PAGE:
18th Dialogue Conference Sept. 5th 2015

Speakers text of the 18th Conference

Dialogue Netherlands-Japan-Indonesia

Saturday September 5th 2015 at  Voorburg

Theme:     The influence of WWII in the Pacific on the following generations

10:25        Opening words                                                                           Mr. Ton Stephan

10.35        “A Japanese face inside an Indisch family; Reconciliation and expression"   Mrs. Jill Stolk

11.00        “Light and shadow after the war”:                                                Mrs. Chieko van Santen

11.45        “Looking for  my grandfather’s roots in the Dutch East Indies”:      Mrs. Tineke Bennema

12.10        “Message from Japan en some important notices:    Mrs. Yukari Tangena and Mrs. Mulder

12.35        a festive Indisch luncheon and discussion groups

15:05        Review of groupdiscussions                                                      Mrs. Aya Ezawa

16.05        Closing words                                                                        Prof. Takemitsu Muraoka  

Please submit your ideas and remarks to our mailadress:           dialoguenji@gmail.com

Note: We are aiming to have the next Conference on May 28th 2016. Watch our messages!


Light and shadow after the 2nd world war

Mrs. Chieko van Santen:

First of all, I was not sure what part of my life could be interesting to talk about here.  I thought it was most probably my marriage to a Dutch man who was held in the an internment camp of the Japanese army in the Dutch East Indies (nowadays called Indonesia). Anyway I accepted my speech thinking that it could be a good opportunity for me to think back on my past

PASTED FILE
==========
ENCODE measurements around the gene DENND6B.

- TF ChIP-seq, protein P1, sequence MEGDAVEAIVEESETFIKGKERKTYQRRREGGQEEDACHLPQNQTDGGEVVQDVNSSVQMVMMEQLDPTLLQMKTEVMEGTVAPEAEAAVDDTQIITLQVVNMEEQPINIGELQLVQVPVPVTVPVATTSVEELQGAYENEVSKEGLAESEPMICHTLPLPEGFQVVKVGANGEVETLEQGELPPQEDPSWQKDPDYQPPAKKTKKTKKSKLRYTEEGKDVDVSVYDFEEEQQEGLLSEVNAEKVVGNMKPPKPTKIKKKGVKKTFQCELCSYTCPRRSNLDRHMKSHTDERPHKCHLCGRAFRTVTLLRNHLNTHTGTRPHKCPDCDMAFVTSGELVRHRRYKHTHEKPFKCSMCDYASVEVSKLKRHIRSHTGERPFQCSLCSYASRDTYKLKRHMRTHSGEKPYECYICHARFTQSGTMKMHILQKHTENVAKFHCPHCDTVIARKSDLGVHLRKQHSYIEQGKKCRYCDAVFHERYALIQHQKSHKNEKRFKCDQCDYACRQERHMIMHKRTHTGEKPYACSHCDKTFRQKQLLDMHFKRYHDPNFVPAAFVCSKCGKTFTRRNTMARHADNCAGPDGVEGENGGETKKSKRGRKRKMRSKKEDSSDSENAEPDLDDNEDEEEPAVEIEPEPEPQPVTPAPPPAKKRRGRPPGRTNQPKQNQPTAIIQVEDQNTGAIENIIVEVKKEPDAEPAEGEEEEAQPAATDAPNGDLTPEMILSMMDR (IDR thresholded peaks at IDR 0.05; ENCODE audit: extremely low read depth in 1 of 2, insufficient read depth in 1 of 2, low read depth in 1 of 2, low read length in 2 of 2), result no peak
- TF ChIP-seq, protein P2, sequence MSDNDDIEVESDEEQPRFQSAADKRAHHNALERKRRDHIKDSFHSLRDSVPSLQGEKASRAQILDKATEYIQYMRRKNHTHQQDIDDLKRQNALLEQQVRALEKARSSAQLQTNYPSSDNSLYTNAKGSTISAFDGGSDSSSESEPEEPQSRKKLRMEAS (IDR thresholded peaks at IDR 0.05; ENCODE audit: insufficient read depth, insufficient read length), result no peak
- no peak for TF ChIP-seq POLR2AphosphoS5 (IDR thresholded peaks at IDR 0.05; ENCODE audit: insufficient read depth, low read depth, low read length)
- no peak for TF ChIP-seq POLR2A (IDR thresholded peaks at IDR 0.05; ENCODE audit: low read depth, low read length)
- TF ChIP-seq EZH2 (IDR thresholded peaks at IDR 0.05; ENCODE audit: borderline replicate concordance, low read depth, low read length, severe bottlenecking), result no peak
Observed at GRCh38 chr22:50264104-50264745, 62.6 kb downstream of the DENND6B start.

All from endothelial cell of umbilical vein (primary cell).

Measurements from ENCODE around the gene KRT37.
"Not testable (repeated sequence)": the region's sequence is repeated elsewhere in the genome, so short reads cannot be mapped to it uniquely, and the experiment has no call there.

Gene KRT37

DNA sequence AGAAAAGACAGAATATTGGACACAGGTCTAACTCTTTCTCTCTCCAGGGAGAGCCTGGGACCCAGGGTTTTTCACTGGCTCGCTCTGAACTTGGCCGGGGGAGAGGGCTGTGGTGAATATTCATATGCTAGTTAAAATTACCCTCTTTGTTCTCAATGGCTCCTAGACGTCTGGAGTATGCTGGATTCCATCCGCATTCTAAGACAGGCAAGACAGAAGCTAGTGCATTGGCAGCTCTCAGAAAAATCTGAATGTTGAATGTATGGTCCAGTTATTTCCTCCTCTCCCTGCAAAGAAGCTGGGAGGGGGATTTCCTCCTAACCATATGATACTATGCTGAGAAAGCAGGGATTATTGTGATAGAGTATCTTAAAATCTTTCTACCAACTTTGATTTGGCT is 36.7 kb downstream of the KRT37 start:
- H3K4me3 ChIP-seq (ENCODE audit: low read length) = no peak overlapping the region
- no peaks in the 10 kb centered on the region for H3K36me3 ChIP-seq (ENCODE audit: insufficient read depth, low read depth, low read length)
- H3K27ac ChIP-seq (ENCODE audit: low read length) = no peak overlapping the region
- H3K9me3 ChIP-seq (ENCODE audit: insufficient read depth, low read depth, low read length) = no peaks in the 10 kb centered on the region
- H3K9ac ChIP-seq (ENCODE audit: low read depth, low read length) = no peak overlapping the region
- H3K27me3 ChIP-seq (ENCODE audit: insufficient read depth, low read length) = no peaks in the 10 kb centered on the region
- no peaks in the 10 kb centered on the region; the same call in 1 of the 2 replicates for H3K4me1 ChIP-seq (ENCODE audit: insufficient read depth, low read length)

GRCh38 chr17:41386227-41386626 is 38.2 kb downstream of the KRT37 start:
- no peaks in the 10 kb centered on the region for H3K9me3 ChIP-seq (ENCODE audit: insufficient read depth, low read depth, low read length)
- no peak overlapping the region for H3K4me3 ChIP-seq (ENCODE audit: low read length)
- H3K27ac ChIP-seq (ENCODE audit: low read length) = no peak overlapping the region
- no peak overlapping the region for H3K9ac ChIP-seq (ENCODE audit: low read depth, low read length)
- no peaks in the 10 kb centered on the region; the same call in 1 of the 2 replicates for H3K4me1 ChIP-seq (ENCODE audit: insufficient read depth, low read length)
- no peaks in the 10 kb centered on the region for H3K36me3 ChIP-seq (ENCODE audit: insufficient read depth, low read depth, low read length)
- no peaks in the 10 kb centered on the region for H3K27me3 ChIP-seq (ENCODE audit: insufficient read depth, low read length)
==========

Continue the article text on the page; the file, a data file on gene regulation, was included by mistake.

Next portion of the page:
I will start my story by introducing myself.  I was born in 1944 in Hiroshima-prefecture, in a city which is about 100 km away from Hiroshima-city. Therefore, although I am not a direct victim of the atomic bomb, I often saw the misery of Hiroshima on the projector at school, and I still remember we made a lot of Origami-cranes to send to Hiroshima. For me, living in a small town where we never got bombs, Hiroshima looked like a completely different world

There is one memory I will never forget!  When I was 4 or 5 years old, I visited a relative living in Hiroshima, and I saw a piece of broken glass come out from under the lady’s skin even a few years after the atomic bomb.

 I also have a friend from University who was a victim of the atomic bomb and went to United Nations to appeal for the stop of nuclear energy.

People said that no plants would grow in Hiroshima for 100 years, but now 70 years after, fortunately Hiroshima turned to be a beautiful city with a lot of green. Only the memorial dome will tell us the misery of the atomic bomb forever

This 2nd world war changed my life, too.  My mother had to marry a man she never loved. Because she had to support her family (younger brothers and sisters) after the death of my grandfather who had been a successful merchant. Then when my father came back from the war with health damage, she divorced him but she told me for a long time that he had been dead. She might not be happy because of the marriage without love. But as a daughter, it was always painful to hear only the negative parts of my own father. She did not tell me even his name, and kept no photos at all. It led me to lose interest in knowing my father, I guess. 

However she could afford to give me everything I needed, so I could have all kinds of lessons, like piano, dancing, flower arrangement, tea ceremony, oil painting, calligraphy etc. etc. It is a pity I could not master any of them, though I appreciate having a rough knowledge about all these cultures.